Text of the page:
Farmington Missouri -According to the World Wildlife Foundation, ”When the gray wolf was reintroduced to Yellowstone National Park, elk, the primary prey of the gray wolf, became less abundant, thus freeing certain areas from constant grazing. This respite has allowed willows, aspens, and cottonwoods to grow, and has created a new habitat for beaver, moose, and scores of other species. If one species in a food chain becomes extinct, it then creates a knock-off effect on other species. The loss of a main predator can actually cause the extinction of a prey species as greater competition presents a threat to a species.”
Ok, truth be told, it makes my head spin too, but it’s true all the same. We are all vitally interconnected with wildlife in ways we humans can’t begin to understand.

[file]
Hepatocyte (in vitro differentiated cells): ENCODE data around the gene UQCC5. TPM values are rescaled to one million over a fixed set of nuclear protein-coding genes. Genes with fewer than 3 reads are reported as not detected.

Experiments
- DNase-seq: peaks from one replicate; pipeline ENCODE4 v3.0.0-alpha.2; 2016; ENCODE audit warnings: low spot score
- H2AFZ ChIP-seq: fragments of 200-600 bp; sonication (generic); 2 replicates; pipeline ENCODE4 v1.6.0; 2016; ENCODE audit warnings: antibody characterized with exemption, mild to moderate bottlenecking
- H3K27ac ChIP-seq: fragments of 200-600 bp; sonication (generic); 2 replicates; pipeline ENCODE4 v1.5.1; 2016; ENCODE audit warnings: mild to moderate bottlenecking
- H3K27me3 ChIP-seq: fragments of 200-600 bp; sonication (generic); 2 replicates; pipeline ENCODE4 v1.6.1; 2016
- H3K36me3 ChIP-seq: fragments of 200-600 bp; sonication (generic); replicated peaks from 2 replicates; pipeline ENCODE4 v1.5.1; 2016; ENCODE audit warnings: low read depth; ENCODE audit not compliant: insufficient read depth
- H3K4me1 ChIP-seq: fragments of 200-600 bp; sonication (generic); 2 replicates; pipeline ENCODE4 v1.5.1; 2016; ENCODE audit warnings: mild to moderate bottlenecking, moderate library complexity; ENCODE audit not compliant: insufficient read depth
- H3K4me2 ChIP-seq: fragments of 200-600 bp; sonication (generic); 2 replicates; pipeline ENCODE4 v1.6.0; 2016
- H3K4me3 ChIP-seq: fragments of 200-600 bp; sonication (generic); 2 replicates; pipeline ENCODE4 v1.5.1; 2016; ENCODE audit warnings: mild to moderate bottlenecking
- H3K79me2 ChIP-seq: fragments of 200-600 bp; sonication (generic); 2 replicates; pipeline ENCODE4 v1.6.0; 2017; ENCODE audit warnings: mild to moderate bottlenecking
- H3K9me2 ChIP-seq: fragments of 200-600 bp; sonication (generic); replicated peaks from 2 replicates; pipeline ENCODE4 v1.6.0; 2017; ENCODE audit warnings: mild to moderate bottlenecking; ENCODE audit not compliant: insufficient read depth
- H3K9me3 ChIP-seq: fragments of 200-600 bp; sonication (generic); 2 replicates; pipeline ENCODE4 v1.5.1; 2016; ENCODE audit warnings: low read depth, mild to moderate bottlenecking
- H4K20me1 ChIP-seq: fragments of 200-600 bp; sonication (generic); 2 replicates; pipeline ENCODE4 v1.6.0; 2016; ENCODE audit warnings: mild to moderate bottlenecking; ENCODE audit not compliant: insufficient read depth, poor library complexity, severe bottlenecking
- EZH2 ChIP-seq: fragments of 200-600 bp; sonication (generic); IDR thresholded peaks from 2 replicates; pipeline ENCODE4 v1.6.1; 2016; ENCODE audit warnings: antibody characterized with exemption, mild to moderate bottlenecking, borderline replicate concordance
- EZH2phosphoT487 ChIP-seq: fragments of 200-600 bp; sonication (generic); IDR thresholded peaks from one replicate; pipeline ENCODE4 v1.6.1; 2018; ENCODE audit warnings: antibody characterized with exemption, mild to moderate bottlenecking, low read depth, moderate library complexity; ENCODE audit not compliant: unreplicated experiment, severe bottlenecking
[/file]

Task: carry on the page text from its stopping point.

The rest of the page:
The tiger, for example, are at the top of the food chain in all the ecosystems it which they live. As such, it keeps populations of deer, wild pig, antelope and newly introduced animals in check. Without the tiger to control them, these species abound. These new uncontrolled populations then totally ravage food sources and cause vegetation impact on human populations. Now consider this: the Bali tiger, the Javan tiger and the Caspian tiger all became extinct in the 20th century.
There is a local business owner who is making a difference to preserve the tiger population and the species as a whole. Joe Scott, owner of Crown Winery and Crown Ridge Tiger Sanctuary is providing a wonderful service to us all, as well as a mighty fine experience for local wildlife lovers. We met up with zoologist Jeri Wright, program director and care giver of the Crown Ridge Tiger Sanctuary (CRTS), to find out what’s up with tigers in Missouri?